(ATTN: UPDATES with White House remarks, experts' comments in last 8 paras; RECASTS headline, 1st para; RESTRUCTURES)
WASHINGTON, Jan. 9 (Yonhap) -- The United States on Tuesday welcomed inter-Korean talks that led to North Korea's agreement to participate in the Winter Olympics and discuss easing military tensions with the South.
But the U.S. also emphasized it will continue its maximum pressure campaign to ensure the North takes the path to abandoning its nuclear weapons.
"The United States welcomes the January 9 meeting between the Republic of Korea and North Korea aimed at ensuring a safe, secure, and successful Winter Olympics in Pyeongchang," Heather Nauert, spokeswoman for the State Department, said in a statement.
She added, "The United States remains in close consultations with ROK officials, who will ensure North Korean participation in the Winter Olympics does not violate the sanctions imposed by the U.N. Security Council over North Korea's unlawful nuclear and ballistic missile programs."
The two Koreas met at the border truce village of Panmunjom to mainly discuss the North's participation in the Winter Games slated for Feb. 9-25 in the South's alpine town of PyeongChang. The high-level dialogue -- the first since December 2015 -- was proposed by Seoul after North Korean leader Kim Jong-un expressed a willingness to engage in talks and send a team to the Olympics in his New Year's speech.
Widely hailed as a breakthrough, the meeting also produced an agreement to hold military talks on reducing tensions along the inter-Korean border. North Korea informed the South that it has restored a military communications channel to the west.
There is speculation that the North's high-level delegation to the Olympics could include Choe Ryong-hae, the regime's de facto No. 2 official, who is under South Korean unilateral sanctions for his apparent role in the country's nuclear and missile provocations.
Seoul's foreign ministry said the government may temporarily ease the sanctions if necessary to enable North Korean officials to attend the Games.
Tensions escalated to new levels last year as Pyongyang fired three intercontinental ballistic missiles capable of striking the U.S. mainland and tested its sixth nuclear bomb. The U.N. Security Council imposed a raft of new sanctions on the regime to stem the flow of fuel and revenue into the weapons programs.
The State Department spokeswoman noted that South Korean President Moon Jae-in and U.S. President Donald Trump agreed in a phone call last week to "continue the campaign of maximum pressure on North Korea toward the goal of complete and verifiable denuclearization of the Korean Peninsula."
In separate remarks sent to Yonhap, a spokesperson for the White House National Security Council said, "North Korean participation is an opportunity for the regime to see the value of ending its international isolation by denuclearizing."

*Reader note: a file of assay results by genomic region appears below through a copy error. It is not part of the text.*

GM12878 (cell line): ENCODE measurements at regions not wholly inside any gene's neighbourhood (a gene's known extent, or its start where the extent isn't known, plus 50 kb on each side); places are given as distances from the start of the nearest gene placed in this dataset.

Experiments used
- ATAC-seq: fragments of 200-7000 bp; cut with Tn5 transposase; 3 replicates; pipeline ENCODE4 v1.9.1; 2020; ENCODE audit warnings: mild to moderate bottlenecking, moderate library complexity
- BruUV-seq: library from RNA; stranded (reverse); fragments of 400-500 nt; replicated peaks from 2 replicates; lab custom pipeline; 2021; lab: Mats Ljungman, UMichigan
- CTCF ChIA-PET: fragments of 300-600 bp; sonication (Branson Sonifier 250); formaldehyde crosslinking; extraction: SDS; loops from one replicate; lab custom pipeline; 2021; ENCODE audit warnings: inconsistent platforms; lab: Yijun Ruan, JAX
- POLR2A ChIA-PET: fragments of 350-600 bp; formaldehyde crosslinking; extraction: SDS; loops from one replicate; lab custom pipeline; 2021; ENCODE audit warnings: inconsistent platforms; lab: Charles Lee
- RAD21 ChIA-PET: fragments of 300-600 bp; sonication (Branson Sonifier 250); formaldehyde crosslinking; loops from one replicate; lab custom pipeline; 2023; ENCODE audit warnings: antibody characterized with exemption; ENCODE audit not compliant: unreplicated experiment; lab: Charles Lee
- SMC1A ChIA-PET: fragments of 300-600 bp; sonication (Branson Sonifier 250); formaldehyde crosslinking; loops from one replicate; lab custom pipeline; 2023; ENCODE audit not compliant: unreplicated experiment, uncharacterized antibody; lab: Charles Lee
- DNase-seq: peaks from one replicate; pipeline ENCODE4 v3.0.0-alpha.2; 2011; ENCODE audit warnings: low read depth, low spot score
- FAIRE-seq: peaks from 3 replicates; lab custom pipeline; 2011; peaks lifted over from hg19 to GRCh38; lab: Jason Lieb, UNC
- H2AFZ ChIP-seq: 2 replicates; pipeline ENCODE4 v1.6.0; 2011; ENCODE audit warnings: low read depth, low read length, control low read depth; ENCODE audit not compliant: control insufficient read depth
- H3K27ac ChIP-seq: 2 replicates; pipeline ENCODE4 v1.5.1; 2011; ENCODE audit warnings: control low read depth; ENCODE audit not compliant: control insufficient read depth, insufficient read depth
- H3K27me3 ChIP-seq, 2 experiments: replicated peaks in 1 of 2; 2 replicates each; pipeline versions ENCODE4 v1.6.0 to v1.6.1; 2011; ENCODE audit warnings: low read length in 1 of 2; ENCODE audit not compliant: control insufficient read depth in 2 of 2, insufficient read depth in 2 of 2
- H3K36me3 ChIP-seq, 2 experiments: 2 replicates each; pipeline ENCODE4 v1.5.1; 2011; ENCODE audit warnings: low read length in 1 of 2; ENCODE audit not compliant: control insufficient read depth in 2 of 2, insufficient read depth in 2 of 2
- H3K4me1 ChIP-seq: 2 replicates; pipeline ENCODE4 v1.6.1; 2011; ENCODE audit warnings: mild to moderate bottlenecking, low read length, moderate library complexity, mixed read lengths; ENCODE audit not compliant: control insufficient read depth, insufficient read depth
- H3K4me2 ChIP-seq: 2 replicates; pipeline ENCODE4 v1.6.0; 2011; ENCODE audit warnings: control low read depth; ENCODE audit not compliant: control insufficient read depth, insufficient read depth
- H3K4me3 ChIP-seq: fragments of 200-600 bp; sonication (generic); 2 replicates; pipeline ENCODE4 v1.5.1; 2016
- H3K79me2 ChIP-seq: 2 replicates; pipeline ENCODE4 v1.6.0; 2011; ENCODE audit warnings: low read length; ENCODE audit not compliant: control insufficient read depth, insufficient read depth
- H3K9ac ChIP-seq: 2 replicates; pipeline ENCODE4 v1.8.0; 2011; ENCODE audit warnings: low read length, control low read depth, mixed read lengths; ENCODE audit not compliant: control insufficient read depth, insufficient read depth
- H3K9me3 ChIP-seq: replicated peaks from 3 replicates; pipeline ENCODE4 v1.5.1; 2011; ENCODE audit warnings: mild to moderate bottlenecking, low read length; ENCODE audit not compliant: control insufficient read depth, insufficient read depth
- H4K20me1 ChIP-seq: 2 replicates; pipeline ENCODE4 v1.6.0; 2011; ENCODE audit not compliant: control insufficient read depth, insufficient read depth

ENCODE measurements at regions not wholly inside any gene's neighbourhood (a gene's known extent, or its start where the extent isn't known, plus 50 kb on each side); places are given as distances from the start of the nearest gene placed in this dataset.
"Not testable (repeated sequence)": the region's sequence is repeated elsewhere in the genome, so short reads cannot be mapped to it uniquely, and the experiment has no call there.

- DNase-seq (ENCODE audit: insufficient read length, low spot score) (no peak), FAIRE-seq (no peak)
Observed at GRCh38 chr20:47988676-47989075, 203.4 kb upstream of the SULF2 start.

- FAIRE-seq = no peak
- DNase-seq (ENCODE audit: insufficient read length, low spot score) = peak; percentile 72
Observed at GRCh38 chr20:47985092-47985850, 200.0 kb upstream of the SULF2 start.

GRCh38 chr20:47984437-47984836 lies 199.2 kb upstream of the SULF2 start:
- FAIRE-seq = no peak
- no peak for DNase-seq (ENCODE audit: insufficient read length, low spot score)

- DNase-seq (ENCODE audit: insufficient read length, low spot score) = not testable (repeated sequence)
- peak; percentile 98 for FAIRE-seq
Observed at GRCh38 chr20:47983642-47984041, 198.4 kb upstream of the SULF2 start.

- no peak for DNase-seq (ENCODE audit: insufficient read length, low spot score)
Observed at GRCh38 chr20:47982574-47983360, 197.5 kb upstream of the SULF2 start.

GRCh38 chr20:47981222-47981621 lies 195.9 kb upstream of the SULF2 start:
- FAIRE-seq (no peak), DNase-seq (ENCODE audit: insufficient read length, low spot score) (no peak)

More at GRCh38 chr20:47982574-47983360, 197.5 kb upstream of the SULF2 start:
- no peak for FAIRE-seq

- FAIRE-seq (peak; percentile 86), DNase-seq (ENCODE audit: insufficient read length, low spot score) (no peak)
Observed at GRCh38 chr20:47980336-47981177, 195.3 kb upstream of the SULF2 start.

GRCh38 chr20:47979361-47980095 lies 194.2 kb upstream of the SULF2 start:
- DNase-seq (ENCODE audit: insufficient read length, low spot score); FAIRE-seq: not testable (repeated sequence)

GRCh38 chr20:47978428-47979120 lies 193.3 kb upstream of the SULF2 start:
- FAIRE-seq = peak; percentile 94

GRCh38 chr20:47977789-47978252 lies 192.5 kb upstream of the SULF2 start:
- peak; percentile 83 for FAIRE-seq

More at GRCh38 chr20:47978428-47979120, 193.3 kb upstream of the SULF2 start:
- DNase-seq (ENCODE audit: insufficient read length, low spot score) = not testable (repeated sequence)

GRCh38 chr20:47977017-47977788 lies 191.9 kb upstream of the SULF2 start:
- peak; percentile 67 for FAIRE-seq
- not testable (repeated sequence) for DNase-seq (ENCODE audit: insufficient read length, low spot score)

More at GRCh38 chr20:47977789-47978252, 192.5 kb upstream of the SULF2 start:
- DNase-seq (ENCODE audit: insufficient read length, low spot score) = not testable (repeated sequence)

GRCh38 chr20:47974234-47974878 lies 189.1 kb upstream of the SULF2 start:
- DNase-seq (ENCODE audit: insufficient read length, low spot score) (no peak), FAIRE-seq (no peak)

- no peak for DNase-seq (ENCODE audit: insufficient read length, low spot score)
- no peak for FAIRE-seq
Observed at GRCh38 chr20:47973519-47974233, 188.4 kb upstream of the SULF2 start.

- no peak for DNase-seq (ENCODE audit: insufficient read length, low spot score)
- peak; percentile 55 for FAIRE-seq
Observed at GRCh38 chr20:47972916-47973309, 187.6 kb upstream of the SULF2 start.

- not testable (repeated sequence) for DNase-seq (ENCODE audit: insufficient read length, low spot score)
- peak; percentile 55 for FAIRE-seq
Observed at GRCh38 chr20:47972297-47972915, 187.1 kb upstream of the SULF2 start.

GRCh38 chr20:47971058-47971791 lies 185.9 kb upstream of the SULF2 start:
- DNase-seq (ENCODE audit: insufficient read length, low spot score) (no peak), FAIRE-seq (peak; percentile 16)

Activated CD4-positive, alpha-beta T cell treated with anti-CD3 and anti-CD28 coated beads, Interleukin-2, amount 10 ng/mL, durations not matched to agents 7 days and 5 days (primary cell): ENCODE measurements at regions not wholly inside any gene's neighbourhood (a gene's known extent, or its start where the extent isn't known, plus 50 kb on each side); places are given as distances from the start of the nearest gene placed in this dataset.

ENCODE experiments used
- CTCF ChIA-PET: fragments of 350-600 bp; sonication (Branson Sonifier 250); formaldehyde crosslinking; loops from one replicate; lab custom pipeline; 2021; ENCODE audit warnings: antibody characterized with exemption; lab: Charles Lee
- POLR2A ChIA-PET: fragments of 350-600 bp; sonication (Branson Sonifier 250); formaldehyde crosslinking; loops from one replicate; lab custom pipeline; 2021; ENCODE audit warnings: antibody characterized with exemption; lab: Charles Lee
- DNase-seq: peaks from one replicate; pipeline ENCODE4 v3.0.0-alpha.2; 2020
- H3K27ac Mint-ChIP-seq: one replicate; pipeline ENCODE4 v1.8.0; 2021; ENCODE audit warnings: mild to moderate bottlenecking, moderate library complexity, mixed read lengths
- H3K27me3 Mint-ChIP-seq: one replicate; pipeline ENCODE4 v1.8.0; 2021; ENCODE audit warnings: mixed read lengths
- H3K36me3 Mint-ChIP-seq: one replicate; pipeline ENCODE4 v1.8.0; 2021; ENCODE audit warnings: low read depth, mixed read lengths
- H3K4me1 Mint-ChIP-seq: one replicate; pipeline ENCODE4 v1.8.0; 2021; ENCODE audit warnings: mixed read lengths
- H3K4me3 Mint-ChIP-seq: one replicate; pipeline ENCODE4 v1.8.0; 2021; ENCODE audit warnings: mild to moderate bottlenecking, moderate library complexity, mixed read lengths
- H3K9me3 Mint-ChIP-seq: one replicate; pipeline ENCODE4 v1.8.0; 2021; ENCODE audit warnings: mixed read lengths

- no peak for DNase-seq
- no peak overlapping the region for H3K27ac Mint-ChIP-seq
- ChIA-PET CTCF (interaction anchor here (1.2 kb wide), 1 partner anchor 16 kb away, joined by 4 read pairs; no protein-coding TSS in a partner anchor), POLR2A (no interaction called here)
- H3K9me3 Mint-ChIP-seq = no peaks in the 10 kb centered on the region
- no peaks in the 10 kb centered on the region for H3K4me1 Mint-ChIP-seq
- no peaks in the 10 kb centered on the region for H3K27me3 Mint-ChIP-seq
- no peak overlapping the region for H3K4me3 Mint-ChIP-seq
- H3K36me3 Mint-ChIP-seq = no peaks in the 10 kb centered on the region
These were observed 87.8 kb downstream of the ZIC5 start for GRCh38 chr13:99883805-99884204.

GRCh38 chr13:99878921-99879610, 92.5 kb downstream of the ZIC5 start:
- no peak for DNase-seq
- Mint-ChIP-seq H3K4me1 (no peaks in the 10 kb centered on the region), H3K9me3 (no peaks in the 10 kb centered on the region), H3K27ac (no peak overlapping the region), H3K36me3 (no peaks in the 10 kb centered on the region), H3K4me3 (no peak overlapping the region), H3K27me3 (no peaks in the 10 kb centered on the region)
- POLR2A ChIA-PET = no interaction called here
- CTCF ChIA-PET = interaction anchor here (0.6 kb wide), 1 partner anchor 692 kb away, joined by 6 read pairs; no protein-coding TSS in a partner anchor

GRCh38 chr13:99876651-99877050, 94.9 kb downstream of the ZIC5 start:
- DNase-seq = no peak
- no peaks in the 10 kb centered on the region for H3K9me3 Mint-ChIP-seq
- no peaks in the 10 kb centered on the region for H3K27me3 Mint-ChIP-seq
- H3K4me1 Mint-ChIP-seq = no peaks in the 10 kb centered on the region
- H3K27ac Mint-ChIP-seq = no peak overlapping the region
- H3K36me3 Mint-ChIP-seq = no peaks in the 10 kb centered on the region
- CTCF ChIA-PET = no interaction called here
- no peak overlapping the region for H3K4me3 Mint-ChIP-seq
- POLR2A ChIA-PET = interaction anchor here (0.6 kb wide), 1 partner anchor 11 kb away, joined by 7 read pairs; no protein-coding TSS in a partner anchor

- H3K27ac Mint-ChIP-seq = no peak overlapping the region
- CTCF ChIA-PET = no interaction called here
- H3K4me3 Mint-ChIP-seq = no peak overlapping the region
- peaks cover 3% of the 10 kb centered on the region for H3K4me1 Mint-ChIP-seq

White House press secretary Sarah Sanders later said the North's attendance will not affect U.S. participation in the Games. Some Americans, including Sen. Lindsey Graham (R-SC), have said the U.S. should sit out if the North goes to the Olympics.
"I think certainly the next steps would be a denuclearization of the Korean Peninsula, (which) is our No. 1 priority and certainly what we would like to see," Sanders told a regular news briefing.
She also said the U.S. plans to announce its delegation to the Olympics "in the coming days," amid reports Trump's daughter, Ivanka, could be included.
Analysts cautioned against lowering the guard.
"While this agreement is a positive step toward decreasing tensions on the peninsula, it is important to remember the task ahead, of convincing North Korea to cease its provocations and nuclear development, and continuing to apply pressure on the regime through sanctions," said Donald Manzullo, president of the Korea Economic Institute of America.
Jonathan Pollack, a nonresident senior fellow at the Brookings Institution, played down the results of the talks.
"It remains to be seen if the more civil atmosphere prior to the Olympics can address the much deeper divide over major substantive issues -- in particular, North Korea's nuclear and missile development (which Pyongyang insists is none of Seoul's business) and the almost certain North Korean demands in any future discussions to weaken or dismantle outright the workings of the U.S.-ROK alliance," he said in emailed remarks to Yonhap.
"The critical issue here is whether the ROK is prepared to say 'no' to the inevitable demands from the DPRK, despite the Moon administration's clear desire to improve inter-Korean relations," he added, using the acronym for North Korea's official name, the Democratic People's Republic of Korea.
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